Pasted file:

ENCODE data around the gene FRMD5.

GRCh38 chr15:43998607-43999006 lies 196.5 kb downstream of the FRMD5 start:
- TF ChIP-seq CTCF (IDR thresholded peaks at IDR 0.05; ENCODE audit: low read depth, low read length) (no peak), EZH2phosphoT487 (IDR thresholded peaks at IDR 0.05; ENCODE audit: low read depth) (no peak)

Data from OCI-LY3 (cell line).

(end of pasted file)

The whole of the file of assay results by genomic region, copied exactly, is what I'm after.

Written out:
ENCODE data around the gene FRMD5.

GRCh38 chr15:43998607-43999006 lies 196.5 kb downstream of the FRMD5 start:
- TF ChIP-seq CTCF (IDR thresholded peaks at IDR 0.05; ENCODE audit: low read depth, low read length) (no peak), EZH2phosphoT487 (IDR thresholded peaks at IDR 0.05; ENCODE audit: low read depth) (no peak)

Data from OCI-LY3 (cell line).